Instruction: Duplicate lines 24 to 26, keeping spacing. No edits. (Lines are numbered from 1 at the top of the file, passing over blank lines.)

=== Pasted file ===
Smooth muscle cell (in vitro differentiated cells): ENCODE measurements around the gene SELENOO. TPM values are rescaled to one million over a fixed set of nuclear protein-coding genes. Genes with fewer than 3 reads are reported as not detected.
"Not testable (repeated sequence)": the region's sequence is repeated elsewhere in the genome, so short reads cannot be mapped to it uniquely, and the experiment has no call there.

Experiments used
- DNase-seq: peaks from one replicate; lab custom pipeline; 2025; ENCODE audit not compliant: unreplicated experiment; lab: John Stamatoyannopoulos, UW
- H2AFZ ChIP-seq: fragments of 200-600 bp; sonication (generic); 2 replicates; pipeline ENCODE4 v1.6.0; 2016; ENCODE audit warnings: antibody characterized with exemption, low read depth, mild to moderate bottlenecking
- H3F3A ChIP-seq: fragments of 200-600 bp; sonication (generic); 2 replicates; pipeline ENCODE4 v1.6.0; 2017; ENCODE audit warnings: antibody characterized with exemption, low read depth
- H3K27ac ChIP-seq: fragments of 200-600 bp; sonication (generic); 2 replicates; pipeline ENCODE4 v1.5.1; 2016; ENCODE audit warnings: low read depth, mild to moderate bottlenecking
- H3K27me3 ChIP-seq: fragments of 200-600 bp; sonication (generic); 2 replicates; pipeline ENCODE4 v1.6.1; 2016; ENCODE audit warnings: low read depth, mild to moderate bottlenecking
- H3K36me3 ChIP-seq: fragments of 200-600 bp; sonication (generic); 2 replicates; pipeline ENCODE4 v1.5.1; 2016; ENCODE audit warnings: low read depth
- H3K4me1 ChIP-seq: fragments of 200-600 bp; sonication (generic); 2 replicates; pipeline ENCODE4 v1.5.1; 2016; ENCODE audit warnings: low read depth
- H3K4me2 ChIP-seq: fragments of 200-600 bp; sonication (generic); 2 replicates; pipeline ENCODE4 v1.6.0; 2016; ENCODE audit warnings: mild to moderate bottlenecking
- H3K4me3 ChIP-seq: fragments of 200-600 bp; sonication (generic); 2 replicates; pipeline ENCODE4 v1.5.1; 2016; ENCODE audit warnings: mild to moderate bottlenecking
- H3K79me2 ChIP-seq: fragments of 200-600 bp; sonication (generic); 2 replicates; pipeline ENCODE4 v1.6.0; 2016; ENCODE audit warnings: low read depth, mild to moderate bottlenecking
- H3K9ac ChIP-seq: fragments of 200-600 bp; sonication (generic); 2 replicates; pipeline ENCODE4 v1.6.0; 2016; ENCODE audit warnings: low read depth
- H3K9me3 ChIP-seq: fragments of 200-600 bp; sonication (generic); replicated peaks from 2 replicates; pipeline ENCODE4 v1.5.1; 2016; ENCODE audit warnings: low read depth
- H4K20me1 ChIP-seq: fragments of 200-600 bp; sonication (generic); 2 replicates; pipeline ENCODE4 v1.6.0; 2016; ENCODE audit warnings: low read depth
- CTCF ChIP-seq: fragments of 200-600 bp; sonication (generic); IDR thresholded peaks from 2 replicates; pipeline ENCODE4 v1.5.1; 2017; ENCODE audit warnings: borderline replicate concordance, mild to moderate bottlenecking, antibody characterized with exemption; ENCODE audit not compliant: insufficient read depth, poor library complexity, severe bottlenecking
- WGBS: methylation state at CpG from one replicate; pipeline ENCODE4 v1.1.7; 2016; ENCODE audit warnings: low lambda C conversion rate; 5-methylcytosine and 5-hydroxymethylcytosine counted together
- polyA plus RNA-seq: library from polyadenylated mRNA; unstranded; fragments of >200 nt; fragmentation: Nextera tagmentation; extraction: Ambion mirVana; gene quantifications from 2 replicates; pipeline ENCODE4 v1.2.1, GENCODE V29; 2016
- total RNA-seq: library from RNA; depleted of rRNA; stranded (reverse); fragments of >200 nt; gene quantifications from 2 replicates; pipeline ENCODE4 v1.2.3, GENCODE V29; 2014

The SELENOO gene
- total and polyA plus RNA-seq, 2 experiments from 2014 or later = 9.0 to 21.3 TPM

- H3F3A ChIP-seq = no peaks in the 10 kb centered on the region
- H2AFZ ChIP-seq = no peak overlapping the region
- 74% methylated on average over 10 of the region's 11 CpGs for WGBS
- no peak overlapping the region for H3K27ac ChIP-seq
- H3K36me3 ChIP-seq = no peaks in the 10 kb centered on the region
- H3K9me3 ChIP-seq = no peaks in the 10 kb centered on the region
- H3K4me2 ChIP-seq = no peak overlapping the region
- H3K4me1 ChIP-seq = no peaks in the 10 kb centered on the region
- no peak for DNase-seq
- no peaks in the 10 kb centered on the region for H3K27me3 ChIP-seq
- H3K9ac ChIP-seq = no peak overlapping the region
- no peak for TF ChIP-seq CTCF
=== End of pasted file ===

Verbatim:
- H2AFZ ChIP-seq = no peak overlapping the region
- 74% methylated on average over 10 of the region's 11 CpGs for WGBS
- no peak overlapping the region for H3K27ac ChIP-seq